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‘Money-making scheme’: Appeals court likens vehicle forfeiture program to extortion


Melisa Ingram and Robert Reeves are two of three plaintiffs in a class-action lawsuit against Wayne County, Michigan, that claims their due process rights were violated because the county held their seized vehicles for months. On Aug. 31, the U.S. Sixth District of Appeals ruled that their rights were violated. (Courtesy of Institute of Justice)

The U.S. Sixth Circuit Court of Appeals in a unanimous ruling said that a vehicle forfeiture program in Wayne County, Michigan – home to Detroit – violated the due process rights of three people who had their cars impounded by police, which left them without a mode of transportation.

The Institute for Justice filed a lawsuit in 2020 against Wayne County, which would sometimes hold vehicles seized in alleged crimes for four to six months, and sometimes longer, without the opportunity for a hearing to challenge the forfeiture.

“Does this sound like a legitimate way of cleaning up Wayne County?” said Judge Amul Thapar in a concurring opinion. “Or does it sound like a money-making scheme that preys on those least able to fight it? To ask the question is to answer it.”

The court said the county should be having hearings within two weeks of the seizure.

One of the plaintiffs, Melisa Ingram, let her then-boyfriend borrow her car only for him to get busted soliciting a prostitute. The police seized his car, and when Ingram went to try to get it back, Wayne County officials told her she’d have to wait four months for a hearing. In order for her to get her car back right away, she ended up paying $1,355, the lawsuit said.

Ingram let her boyfriend borrow her car again several months later and cops pulled him over again, claiming the house he went to was linked to drugs and prostitution. The car was seized again. The cost of the “redemption fee” this time? $1,800. She couldn’t afford to pay for it and she lost her car.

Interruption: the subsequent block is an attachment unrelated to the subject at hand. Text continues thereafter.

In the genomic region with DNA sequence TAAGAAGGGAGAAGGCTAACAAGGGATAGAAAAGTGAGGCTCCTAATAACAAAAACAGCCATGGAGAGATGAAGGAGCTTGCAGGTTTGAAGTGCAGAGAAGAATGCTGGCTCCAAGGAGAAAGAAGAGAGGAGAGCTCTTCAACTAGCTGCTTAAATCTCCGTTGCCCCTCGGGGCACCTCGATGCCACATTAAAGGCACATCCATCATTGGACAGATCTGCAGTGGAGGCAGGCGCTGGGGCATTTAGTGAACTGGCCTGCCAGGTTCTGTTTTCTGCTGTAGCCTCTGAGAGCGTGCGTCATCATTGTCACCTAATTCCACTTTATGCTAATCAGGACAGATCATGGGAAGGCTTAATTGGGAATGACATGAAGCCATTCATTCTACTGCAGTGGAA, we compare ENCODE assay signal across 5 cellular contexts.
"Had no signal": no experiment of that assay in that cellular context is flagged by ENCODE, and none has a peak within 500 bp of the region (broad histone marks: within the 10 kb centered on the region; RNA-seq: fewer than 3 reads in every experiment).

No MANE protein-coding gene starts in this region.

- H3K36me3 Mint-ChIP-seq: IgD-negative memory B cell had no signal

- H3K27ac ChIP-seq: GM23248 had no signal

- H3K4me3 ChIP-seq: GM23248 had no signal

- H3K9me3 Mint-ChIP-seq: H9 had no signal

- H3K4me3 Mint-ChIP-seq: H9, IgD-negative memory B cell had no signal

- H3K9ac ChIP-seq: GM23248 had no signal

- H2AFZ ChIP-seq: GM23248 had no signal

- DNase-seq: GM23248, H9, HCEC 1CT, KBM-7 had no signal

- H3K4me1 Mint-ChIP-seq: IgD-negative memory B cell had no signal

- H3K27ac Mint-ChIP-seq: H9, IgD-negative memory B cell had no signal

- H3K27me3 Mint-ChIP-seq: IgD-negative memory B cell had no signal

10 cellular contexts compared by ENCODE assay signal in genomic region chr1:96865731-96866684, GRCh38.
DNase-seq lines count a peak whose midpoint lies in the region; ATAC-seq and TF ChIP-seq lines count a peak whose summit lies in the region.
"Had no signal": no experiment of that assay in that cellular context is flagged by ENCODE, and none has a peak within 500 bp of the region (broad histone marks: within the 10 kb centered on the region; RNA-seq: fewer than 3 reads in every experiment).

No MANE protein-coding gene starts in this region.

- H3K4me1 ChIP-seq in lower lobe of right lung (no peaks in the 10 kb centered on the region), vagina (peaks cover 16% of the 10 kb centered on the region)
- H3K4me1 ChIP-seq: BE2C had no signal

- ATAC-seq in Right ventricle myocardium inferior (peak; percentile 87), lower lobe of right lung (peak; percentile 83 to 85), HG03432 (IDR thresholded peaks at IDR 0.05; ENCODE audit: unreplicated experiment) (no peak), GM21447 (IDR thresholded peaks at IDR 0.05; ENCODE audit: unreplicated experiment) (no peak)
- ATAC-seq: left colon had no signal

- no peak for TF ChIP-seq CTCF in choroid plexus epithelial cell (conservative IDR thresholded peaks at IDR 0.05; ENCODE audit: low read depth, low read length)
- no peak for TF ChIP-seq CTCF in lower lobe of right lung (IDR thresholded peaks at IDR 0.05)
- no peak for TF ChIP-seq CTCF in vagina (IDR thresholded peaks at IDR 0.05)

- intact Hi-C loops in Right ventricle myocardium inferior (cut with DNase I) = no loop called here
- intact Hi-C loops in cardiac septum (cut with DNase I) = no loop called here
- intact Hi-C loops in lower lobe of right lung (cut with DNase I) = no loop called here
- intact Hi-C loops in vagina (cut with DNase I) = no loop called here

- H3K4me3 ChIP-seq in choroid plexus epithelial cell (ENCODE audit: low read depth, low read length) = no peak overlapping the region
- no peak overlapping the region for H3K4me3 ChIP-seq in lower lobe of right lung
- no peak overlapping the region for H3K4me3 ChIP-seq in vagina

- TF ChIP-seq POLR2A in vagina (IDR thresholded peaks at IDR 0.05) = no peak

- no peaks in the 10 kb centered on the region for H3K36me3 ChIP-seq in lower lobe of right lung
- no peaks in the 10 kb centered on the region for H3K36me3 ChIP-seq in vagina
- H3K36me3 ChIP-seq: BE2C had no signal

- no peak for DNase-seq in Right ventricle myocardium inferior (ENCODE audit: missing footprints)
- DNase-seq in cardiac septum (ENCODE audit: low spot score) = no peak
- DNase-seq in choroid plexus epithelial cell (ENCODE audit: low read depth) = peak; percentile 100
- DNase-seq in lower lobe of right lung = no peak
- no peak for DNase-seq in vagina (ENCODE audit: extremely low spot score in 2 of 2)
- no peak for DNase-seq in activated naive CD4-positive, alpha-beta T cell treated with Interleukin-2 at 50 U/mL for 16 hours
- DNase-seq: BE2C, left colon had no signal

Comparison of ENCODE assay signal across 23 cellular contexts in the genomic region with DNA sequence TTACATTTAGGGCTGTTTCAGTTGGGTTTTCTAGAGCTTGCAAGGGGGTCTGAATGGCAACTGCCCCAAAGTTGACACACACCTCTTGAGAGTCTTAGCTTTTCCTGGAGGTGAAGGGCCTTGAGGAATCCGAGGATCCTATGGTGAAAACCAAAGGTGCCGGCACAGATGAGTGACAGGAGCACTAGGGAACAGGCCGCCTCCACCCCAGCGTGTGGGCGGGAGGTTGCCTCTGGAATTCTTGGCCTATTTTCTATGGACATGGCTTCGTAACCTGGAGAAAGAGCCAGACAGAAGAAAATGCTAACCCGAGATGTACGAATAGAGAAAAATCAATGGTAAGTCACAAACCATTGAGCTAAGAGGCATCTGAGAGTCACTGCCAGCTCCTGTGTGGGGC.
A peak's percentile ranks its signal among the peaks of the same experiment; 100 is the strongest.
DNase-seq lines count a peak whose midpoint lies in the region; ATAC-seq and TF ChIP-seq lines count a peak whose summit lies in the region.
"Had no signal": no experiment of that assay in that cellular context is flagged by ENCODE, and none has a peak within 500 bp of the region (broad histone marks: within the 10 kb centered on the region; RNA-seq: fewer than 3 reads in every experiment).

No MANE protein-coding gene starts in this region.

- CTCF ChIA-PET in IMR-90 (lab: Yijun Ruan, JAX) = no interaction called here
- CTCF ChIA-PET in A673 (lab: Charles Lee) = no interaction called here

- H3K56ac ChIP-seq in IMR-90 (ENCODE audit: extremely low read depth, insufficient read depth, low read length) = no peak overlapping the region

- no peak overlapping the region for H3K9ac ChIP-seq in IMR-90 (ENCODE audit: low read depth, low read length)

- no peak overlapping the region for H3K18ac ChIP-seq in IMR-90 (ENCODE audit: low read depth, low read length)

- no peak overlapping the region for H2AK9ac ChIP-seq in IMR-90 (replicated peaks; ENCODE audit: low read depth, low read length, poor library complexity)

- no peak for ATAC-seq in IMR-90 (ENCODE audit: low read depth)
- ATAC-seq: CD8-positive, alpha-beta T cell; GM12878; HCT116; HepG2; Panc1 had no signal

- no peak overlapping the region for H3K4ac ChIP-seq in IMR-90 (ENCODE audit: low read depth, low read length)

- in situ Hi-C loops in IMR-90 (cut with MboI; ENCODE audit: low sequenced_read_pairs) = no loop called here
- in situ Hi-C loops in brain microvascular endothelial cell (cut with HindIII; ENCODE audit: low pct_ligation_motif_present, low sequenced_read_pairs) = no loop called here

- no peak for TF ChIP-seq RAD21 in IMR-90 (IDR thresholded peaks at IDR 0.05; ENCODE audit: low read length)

“Wayne County claims that it seizes cars to fight crime (and holds onto them for months for the same reason). But the County is happy to return those very cars as soon as it gets paid. That practice proves the County’s scheme is simply a money-making venture — one most often used to extort money from those who can least afford it,” Thapar wrote.

Another plaintiff, Robert Reeves, said his car was seized and held for over six months. Like Ingram, he was never accused of committing a crime. A co-worker allegedly stole a piece of equipment from Home Depot. Despite Reeves not knowing about the theft, he was still arrested and his car seized, the lawsuit said. He only got his car back after the lawsuit was filed.

The ruling, issued Aug. 31, felt like vindication to him.

“Because of today’s ruling, the next person the County targets will have a real opportunity to go to court and challenge the seizure of their car. And they won’t have to wait months or years to get it,” Reeves said in a press release issued by the Institute of Justice.

The case now goes back to the Eastern District of Michigan to address other claims in the lawsuit.

Wayne County Prosecutor Kim Worthy told the Detroit Free Press that her office is determining what to do next in light of the ruling.

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